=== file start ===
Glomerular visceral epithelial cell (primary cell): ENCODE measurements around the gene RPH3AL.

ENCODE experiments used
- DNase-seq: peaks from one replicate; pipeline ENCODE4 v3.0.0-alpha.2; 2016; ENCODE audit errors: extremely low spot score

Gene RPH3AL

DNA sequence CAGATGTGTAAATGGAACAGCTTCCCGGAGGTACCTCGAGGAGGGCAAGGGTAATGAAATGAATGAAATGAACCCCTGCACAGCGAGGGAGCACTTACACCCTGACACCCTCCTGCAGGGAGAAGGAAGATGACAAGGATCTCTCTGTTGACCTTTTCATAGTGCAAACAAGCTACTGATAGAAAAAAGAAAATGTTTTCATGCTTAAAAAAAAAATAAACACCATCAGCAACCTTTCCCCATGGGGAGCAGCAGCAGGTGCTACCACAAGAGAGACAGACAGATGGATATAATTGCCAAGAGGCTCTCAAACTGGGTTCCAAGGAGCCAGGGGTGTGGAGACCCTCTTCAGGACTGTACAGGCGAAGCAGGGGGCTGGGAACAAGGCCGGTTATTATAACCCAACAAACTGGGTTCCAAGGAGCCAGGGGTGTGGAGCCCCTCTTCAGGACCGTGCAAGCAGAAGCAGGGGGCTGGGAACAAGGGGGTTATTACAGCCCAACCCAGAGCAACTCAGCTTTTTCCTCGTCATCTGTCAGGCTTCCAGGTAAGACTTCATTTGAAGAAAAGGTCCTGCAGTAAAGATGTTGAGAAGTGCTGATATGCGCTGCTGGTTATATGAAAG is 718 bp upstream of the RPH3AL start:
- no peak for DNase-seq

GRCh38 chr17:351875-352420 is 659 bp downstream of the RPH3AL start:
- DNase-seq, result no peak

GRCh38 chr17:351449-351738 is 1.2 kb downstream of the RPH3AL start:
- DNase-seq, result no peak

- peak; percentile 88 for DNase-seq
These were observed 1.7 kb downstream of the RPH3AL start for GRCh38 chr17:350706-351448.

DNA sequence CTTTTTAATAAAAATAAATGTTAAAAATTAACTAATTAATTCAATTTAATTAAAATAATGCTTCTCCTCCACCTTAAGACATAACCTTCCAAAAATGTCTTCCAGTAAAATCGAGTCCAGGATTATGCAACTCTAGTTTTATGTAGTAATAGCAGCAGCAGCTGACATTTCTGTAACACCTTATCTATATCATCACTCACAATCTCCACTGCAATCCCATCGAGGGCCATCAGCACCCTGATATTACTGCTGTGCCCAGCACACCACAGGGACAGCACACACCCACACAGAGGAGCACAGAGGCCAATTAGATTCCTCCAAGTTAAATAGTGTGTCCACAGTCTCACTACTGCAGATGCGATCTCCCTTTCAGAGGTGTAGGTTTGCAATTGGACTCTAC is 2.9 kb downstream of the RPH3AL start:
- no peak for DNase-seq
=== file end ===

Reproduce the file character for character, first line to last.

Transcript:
Glomerular visceral epithelial cell (primary cell): ENCODE measurements around the gene RPH3AL.

ENCODE experiments used
- DNase-seq: peaks from one replicate; pipeline ENCODE4 v3.0.0-alpha.2; 2016; ENCODE audit errors: extremely low spot score

Gene RPH3AL

DNA sequence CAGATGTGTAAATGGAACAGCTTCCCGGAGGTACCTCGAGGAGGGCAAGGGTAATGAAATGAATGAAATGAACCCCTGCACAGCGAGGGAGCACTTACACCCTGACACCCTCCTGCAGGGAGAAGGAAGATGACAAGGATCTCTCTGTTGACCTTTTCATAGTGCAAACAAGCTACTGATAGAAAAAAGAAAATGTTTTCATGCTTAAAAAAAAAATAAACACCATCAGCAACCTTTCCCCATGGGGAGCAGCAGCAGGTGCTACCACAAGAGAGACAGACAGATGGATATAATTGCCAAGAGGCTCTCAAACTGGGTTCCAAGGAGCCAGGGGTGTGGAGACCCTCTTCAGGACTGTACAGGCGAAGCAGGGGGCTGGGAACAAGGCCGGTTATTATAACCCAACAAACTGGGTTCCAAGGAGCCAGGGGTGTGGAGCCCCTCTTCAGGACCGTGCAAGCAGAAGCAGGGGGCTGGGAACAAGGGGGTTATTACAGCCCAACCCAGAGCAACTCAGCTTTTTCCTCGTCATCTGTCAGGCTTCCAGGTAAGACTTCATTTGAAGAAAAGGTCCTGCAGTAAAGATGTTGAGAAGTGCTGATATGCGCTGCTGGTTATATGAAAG is 718 bp upstream of the RPH3AL start:
- no peak for DNase-seq

GRCh38 chr17:351875-352420 is 659 bp downstream of the RPH3AL start:
- DNase-seq, result no peak

GRCh38 chr17:351449-351738 is 1.2 kb downstream of the RPH3AL start:
- DNase-seq, result no peak

- peak; percentile 88 for DNase-seq
These were observed 1.7 kb downstream of the RPH3AL start for GRCh38 chr17:350706-351448.

DNA sequence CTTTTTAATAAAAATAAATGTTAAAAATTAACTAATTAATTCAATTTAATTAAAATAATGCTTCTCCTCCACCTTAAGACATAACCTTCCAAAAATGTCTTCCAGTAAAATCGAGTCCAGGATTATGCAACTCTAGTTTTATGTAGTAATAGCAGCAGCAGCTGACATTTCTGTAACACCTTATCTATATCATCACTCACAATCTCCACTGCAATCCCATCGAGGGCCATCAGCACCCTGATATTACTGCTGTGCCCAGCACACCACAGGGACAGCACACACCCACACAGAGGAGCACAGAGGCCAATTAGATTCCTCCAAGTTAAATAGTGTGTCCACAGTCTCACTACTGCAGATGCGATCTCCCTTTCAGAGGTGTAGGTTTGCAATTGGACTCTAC is 2.9 kb downstream of the RPH3AL start:
- no peak for DNase-seq